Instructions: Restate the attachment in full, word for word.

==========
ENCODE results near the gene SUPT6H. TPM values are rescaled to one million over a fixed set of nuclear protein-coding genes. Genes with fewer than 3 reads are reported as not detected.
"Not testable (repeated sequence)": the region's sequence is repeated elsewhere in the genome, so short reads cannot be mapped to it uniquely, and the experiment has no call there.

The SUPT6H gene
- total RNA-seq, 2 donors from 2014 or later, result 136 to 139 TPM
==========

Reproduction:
ENCODE results near the gene SUPT6H. TPM values are rescaled to one million over a fixed set of nuclear protein-coding genes. Genes with fewer than 3 reads are reported as not detected.
"Not testable (repeated sequence)": the region's sequence is repeated elsewhere in the genome, so short reads cannot be mapped to it uniquely, and the experiment has no call there.

The SUPT6H gene
- total RNA-seq, 2 donors from 2014 or later, result 136 to 139 TPM